the story of the salmon cabin

Salmon Cabin is an actual place and also a state of mind.

I’ve kept “old-school” journals for years and have always enjoyed the process of recording of my thoughts, ideas, recipes, garden notes, etc. But that’s always been a private pastime, as opposed to whatever “serious” work I’ve published (in print, online or film).

In 2004 when blogging was taking off I thought about moving my journals (well, at least the less personal aspect of them) into this realm but it seemed strange to go public with something that was not really a polished “product”. It also felt weirdly egomaniacal to think that anyone besides me would actually care about what I was growing in my garden or cooking for dinner.

In the summer of 2008 I was talking about this with a friend who told me that going public didn’t mean I was forcing myself on people. He said, “it’s just like throwing open a window to your house and whoever walks by can look inside if they want to.” That thought freed me to start and I was so inspired by the image of throwing open the windows (like a spring cleaning for my mind!) I named the blog “The Open Window”.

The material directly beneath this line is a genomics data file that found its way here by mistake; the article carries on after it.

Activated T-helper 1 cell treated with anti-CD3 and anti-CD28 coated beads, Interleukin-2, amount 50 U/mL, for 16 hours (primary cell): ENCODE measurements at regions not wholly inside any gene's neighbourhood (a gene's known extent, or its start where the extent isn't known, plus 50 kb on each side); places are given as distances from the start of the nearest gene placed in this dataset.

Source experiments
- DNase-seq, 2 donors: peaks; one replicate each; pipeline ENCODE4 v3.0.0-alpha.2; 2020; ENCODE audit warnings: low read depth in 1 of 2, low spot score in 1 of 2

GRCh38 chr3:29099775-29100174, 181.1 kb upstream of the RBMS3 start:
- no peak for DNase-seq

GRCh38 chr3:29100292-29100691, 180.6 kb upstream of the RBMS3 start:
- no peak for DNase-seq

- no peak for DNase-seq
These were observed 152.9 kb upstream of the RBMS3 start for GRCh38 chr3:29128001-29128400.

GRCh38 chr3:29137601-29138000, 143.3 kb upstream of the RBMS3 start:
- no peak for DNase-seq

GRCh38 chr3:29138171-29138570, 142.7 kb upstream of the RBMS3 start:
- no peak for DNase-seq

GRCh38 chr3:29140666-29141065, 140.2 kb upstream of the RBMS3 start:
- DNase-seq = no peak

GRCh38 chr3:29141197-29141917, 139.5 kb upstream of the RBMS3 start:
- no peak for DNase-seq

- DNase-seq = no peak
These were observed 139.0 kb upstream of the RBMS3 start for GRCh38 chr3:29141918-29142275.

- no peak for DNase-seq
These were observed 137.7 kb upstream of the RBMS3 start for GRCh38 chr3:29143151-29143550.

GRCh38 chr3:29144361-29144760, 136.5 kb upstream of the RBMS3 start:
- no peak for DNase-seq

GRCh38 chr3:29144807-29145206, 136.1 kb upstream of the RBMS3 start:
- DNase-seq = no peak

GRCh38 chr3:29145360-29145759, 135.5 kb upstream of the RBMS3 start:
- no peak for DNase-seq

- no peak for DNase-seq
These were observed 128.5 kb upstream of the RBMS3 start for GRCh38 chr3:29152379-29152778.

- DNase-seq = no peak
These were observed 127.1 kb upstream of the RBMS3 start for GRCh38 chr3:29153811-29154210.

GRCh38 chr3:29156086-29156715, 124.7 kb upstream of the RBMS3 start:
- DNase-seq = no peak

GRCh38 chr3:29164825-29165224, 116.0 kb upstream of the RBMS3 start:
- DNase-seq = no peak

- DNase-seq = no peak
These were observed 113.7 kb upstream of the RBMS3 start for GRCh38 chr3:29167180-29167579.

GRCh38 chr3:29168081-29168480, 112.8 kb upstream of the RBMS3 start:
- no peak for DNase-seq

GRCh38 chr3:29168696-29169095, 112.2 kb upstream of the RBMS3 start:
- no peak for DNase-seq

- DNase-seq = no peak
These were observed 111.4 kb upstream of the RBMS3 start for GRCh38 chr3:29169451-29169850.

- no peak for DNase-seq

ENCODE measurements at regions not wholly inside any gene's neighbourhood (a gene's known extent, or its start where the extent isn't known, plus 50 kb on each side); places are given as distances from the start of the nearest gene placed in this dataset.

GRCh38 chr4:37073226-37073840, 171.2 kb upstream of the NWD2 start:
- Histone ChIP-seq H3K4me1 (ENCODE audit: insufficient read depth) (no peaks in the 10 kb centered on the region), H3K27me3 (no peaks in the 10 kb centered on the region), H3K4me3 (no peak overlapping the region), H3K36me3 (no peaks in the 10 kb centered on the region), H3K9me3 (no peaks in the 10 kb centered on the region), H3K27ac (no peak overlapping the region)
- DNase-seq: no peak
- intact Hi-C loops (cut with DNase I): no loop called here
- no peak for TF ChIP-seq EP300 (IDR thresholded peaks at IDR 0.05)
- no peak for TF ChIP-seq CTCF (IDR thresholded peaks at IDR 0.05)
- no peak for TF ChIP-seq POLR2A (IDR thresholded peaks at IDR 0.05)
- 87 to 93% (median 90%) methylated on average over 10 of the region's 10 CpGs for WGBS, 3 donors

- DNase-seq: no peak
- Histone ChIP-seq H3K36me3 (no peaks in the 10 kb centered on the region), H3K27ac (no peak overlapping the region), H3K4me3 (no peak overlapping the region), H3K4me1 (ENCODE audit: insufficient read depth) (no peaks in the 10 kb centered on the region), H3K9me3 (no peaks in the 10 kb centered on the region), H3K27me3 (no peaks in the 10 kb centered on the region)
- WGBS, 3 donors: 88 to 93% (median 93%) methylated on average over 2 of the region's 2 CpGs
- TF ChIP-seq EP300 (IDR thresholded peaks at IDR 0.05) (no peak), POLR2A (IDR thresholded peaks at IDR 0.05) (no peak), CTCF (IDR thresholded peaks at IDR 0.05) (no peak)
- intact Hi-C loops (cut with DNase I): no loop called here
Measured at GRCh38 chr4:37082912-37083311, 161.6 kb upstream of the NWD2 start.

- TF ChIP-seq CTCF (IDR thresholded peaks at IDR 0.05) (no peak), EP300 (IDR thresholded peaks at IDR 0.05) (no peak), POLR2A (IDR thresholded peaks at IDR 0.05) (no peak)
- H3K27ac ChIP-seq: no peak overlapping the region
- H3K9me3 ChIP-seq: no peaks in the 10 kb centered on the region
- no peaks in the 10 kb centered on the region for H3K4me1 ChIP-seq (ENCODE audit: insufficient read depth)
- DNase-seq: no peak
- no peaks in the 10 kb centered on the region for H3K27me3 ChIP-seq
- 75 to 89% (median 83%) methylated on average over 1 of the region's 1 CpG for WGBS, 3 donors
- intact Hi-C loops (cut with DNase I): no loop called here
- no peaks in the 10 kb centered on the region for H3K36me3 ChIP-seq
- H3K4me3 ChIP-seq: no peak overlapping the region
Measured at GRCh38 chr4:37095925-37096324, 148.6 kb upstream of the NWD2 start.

Then in October 2008 some magic came into my life. I happened to drive by a derelict pilot house from an old fishing boat, up on blocks near the side of the road. It was a peculiar yet romantic image that drew me to pull over and take photos of it.

A few weeks later when I was going through a series of very sad events in my life, I started to think about the pilot house again. It began to take on a symbolic quality in my mind–a kind of emblem of future dreams and possibilities. I asked myself why I had relegated this to remain a dream. Why not try to make it reality?

After several months of legwork, on January 13 2009, the pilot house (aka the Salmon Cabin) came home to my garden to become my future writing studio. When this happened I knew I wanted to change the name of my blog.

Even if there’s no literal connection between a ramshackle pilot house and a home and garden journal, to me there’s a poetic logic. And the daily reminder that dreams can come true.